The young adults are invited to participate in YAE immersion trips with Maryknoll. This year, these include visiting migrants at the border in El Paso, caring for creation in Appalachia and exploring economic justice in San Francisco’s Bay Area.
Community members also delve into the global charism of Maryknoll. For example, a missioner working in Kenya connected them with small Christian community leader Alphonce Omolo, who facilitated an international virtual encounter of young people. Coordinators say they are constantly working with Maryknoll to ensure YAE members feel part of God’s mission and the mission of the universal Church.
With Father Healey’s guidance, YAE coordinators engaged members in the Synod on Synodality, a Church-wide process of listening and dialogue. Some young adults were already involved in listening processes in their home dioceses; all look forward to the fruits of this “journeying together” as a Church. (To read about some of the initiatives out of the 2018 Synod on Youth, Faith and Vocational Discernment, go to The Church Establishes the First Advisory Body of Young People.)
Having completed the two-year Maryknoll program, Moonilal will “graduate” and be commissioned with her YAE cohort in June. During this time, her community supported her while she discerned another career path. She now works at a nonprofit agency helping to resettle Afghan refugees. She got engaged in December, and says she will bring what she learned in Maryknoll to her marriage and future family.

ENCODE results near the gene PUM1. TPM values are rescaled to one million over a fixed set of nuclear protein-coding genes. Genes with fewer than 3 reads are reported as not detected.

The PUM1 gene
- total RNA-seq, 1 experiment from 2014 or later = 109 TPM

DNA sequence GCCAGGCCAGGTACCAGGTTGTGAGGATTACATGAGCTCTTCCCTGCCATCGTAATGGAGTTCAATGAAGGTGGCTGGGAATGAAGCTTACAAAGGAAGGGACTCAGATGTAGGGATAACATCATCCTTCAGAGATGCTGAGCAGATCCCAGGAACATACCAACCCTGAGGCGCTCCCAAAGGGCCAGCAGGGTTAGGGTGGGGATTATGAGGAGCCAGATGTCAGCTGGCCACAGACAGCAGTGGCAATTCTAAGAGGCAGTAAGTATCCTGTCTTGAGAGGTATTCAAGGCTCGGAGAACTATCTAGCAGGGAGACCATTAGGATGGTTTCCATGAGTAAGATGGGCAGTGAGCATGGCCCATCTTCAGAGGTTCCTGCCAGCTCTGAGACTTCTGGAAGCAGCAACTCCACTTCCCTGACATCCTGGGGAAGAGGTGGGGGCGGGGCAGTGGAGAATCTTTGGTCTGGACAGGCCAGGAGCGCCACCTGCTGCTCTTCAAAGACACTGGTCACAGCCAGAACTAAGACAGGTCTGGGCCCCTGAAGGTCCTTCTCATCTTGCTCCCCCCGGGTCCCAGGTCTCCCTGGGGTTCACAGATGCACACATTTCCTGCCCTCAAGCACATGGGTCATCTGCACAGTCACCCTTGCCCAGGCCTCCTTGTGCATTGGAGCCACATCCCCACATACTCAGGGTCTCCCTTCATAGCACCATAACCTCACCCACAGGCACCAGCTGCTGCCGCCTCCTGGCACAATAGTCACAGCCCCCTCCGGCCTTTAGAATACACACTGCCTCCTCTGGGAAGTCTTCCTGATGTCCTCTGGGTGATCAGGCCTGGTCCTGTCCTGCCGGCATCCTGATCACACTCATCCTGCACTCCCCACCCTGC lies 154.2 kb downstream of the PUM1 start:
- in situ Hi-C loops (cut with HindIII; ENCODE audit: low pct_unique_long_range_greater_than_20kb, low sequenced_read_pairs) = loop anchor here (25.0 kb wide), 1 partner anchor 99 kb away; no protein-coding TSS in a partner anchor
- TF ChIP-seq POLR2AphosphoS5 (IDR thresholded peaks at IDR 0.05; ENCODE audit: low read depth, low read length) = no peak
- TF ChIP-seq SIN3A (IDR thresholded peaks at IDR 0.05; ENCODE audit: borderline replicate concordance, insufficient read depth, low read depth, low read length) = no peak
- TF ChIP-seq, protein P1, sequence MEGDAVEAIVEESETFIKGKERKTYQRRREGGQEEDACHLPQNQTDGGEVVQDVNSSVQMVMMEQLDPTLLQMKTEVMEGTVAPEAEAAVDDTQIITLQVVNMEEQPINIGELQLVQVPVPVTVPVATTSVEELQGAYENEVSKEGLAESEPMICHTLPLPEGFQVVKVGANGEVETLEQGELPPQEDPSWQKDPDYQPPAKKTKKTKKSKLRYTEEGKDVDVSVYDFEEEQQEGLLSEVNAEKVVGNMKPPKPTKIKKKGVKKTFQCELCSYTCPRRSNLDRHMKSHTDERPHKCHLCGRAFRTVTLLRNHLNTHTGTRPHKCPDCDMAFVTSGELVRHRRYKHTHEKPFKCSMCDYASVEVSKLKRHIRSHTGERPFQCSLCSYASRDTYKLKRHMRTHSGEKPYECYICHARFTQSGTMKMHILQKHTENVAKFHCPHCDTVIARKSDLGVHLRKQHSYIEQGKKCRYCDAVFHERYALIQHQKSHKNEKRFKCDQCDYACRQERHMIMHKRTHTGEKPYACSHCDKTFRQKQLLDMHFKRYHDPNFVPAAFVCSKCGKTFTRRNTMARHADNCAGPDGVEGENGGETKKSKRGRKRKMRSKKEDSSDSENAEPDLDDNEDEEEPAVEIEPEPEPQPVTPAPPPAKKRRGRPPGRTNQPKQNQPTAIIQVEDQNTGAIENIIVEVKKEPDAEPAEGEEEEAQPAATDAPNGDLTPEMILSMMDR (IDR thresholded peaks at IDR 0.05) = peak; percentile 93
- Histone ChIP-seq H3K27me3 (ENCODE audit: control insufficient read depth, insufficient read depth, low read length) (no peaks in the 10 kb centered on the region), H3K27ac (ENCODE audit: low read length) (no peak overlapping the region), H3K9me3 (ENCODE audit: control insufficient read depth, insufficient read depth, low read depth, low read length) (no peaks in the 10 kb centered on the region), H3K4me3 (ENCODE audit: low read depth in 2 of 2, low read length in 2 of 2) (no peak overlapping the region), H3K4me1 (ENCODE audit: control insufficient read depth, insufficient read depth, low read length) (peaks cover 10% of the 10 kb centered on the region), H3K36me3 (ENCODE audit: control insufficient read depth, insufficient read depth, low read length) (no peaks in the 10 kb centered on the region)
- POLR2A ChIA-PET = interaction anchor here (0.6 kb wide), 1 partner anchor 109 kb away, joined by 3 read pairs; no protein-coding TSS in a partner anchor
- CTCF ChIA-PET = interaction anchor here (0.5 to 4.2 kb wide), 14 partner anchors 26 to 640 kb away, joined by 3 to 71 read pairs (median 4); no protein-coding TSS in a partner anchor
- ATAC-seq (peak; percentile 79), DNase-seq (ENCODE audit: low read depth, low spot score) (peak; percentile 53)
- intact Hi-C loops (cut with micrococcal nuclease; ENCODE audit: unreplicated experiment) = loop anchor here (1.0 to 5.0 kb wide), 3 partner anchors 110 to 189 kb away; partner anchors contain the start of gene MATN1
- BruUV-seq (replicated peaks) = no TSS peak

“I think the witness of the Maryknoll Fathers and Brothers is incredible,” Moonilal says. “I hope this program becomes more widely known.”
Young adults like these inspire Maryknoll mission educator Barbara Escobar. She leads the empowerment community in Chicago, formed by a small group of women of color with careers in ministry. “They’re very passionate about their role in the Church and finding ways to bring young people back into the fold,” she says.
So, where are all the young people? “Young people are still here,” Escobar says. “We’re eager and we’re ready to enact change. We’re ready to dialogue. We’re ready to dive deep into our faith.”
To apply to be part of the next YAE cohort, go to: https://tinyurl.com/YAEApply.
Featured image: East Coast young adult community members gather at St. Michael – St. Malachy Parish in Brooklyn, New York (l. to r.): Walter Hidalgo, Silvana Martinez, Miriam Hidalgo, Vanessa Garcia and Brandon Morel. (Courtesy Walter Hidalgo/U.S.)